WASHINGTON — Osama bin Laden lived long enough to see a widespread revolt among Arabs who want nothing to do with his murderous philosophy or his twisted, despotic version of Islam. He knew that his vision for a 7th century caliphate was already dead.
No one knows how the uprisings that started in Tunisia and set off pro-democracy protests across the Arab world will end. The oppressive Syrian government has cracked down brutally; Libya seems bogged down in stalemate, unable to rid itself of the tyrant Ghaddifi. There is more hope for democratic institutions to break through in a country such as Egypt, with a long tradition of a functioning civil society.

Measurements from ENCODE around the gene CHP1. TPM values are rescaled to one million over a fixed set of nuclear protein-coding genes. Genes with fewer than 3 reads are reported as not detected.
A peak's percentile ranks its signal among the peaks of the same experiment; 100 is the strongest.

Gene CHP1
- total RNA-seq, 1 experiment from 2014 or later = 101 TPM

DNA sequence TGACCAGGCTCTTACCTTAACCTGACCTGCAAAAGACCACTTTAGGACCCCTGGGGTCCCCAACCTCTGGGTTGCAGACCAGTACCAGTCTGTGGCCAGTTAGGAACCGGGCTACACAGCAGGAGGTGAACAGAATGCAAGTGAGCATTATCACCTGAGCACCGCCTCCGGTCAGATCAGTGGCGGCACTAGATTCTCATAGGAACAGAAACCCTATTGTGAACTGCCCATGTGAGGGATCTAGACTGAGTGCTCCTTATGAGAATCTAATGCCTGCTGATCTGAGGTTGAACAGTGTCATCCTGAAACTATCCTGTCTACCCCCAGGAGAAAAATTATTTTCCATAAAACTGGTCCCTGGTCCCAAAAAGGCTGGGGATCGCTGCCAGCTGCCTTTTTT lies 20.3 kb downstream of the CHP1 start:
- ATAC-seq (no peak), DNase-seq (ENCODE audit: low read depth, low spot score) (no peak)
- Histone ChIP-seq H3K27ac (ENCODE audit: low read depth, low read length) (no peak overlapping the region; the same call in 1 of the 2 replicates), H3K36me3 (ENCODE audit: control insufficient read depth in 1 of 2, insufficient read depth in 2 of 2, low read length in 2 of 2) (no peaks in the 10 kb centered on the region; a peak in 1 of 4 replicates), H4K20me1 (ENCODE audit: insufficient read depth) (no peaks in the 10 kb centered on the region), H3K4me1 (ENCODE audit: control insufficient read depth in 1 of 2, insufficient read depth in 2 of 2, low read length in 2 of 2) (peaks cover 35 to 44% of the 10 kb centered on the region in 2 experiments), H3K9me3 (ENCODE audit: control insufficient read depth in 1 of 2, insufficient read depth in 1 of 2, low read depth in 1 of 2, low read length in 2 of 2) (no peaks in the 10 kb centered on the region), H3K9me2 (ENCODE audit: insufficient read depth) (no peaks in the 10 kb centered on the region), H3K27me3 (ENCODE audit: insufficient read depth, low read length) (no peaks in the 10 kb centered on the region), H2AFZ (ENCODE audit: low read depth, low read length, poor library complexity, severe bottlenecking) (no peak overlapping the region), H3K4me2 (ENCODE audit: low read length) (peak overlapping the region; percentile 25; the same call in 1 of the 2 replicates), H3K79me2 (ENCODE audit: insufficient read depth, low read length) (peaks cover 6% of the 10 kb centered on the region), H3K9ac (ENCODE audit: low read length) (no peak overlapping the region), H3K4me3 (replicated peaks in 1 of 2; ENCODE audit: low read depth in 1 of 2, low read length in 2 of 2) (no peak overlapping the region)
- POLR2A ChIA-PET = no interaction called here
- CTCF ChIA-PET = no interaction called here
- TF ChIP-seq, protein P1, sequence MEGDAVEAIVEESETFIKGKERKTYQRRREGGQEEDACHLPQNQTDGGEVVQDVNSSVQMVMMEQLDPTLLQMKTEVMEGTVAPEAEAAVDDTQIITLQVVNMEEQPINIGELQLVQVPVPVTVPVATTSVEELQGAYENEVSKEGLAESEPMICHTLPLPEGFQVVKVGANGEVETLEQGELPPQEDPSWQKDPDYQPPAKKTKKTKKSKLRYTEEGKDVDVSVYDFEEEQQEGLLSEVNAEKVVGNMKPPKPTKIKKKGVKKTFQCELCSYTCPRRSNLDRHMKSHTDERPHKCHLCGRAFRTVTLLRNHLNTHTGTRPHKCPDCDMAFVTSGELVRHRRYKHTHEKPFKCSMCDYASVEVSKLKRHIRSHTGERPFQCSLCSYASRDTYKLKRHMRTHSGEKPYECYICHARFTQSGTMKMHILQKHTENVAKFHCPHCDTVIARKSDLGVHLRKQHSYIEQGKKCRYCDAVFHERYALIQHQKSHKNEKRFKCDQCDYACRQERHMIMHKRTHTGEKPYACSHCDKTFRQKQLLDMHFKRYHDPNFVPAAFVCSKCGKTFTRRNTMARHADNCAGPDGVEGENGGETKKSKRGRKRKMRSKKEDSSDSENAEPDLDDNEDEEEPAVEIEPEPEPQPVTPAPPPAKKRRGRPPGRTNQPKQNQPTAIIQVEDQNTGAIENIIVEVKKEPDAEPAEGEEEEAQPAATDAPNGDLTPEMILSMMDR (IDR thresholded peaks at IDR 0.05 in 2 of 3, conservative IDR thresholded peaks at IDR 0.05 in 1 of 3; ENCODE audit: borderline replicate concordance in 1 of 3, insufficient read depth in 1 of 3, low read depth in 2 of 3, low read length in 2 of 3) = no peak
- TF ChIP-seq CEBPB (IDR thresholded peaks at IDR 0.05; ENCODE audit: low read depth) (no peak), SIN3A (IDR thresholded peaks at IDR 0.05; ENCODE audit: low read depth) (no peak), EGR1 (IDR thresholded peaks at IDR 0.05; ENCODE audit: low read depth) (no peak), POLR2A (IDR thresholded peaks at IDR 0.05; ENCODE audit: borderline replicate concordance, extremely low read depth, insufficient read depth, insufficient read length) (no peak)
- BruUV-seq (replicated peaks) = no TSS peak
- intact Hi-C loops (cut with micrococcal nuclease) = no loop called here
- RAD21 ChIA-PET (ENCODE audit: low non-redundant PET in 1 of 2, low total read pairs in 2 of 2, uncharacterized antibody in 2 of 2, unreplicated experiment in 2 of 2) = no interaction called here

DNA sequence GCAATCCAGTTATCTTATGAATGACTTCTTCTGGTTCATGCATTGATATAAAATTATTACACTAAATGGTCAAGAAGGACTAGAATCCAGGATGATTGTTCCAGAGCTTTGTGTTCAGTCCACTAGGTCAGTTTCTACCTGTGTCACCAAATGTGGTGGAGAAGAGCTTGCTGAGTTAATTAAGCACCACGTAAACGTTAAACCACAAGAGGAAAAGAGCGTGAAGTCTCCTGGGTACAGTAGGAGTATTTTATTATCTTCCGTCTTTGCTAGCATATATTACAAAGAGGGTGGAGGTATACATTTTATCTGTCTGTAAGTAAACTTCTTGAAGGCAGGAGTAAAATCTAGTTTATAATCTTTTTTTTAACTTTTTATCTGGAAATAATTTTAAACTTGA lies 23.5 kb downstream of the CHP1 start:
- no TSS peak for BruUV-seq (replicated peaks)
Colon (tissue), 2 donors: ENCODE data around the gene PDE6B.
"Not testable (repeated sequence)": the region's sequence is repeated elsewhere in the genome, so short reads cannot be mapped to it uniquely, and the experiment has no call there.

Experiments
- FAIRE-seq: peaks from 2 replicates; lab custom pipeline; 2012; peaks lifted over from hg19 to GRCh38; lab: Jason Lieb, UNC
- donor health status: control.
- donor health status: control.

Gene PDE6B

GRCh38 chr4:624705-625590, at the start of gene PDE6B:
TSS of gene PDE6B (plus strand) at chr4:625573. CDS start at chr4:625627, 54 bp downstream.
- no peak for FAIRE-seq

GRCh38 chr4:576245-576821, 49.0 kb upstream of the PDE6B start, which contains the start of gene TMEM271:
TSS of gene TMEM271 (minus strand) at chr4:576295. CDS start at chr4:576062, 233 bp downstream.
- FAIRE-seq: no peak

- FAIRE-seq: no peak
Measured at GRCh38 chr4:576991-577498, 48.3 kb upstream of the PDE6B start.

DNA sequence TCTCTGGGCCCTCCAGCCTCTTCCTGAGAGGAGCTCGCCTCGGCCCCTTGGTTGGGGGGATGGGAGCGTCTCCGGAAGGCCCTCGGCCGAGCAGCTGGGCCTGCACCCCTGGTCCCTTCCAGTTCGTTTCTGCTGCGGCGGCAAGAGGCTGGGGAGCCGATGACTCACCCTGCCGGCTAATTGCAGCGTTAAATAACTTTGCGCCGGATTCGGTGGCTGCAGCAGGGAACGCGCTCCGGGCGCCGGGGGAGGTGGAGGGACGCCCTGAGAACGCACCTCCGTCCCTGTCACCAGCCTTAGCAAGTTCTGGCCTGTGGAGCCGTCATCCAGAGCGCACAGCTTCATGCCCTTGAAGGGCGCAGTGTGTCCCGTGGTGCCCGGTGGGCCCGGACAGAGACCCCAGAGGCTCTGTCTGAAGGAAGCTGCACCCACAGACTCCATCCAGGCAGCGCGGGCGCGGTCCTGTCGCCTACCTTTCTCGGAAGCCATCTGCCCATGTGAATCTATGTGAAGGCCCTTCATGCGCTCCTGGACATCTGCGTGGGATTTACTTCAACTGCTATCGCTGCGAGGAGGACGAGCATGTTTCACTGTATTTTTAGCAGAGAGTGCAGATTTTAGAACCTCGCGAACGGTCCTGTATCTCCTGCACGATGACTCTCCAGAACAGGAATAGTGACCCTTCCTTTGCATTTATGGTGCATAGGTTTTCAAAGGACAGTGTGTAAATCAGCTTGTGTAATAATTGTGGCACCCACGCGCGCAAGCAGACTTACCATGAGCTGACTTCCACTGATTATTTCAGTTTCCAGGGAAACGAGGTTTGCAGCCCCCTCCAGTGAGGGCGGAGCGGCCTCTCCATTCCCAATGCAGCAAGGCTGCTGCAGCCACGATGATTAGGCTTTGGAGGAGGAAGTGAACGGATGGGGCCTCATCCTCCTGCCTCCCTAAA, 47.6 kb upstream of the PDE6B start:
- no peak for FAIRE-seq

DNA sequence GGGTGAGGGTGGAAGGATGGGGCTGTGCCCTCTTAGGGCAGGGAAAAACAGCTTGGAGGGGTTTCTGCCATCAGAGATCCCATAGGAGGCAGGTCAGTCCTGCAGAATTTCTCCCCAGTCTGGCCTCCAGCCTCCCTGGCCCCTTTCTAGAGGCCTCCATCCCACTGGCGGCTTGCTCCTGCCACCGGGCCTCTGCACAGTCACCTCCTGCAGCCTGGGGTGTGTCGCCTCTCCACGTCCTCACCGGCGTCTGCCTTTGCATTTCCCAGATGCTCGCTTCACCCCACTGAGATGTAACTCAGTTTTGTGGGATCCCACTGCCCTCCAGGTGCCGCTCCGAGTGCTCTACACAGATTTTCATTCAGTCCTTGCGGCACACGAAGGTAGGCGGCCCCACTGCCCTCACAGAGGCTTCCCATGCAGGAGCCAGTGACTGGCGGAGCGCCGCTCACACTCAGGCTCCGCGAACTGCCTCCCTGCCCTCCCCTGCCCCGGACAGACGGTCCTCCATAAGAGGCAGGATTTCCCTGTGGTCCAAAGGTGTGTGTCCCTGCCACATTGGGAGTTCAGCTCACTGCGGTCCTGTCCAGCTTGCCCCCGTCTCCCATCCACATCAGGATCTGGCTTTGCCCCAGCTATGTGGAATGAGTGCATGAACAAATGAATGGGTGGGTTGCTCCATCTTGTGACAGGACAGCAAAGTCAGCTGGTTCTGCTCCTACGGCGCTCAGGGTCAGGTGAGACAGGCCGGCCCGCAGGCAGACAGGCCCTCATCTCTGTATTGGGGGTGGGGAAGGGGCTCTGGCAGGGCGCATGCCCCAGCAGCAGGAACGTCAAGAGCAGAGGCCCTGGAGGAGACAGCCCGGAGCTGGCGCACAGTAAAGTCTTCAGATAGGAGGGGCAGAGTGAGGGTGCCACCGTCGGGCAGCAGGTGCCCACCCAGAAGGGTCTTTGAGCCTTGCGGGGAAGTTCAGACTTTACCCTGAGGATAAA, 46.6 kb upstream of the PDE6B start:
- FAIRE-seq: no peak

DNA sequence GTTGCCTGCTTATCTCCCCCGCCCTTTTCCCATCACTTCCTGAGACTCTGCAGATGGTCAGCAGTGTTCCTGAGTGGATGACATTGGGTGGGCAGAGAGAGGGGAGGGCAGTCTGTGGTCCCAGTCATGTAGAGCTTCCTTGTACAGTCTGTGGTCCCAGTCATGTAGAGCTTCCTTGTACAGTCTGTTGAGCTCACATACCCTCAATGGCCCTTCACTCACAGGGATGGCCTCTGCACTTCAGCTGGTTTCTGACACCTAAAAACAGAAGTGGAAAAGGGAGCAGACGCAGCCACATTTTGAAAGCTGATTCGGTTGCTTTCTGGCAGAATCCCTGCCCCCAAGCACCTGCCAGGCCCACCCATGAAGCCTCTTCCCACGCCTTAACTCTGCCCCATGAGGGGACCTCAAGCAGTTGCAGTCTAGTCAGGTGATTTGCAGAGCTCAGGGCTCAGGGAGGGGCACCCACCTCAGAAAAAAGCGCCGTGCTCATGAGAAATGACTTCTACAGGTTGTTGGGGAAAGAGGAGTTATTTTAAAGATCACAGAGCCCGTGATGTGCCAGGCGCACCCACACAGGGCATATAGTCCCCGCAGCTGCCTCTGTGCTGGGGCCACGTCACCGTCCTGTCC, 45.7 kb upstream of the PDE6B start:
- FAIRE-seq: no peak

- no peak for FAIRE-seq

Whatever the eventual outcome, though, none of those home-grown uprisings owe allegiance to bin Laden or al-Qaida. There are certainly conservative Islamists among the protestors; it would be naïve to think they wouldn’t be represented.
But they have been just one faction among many. The so-called Arab spring has been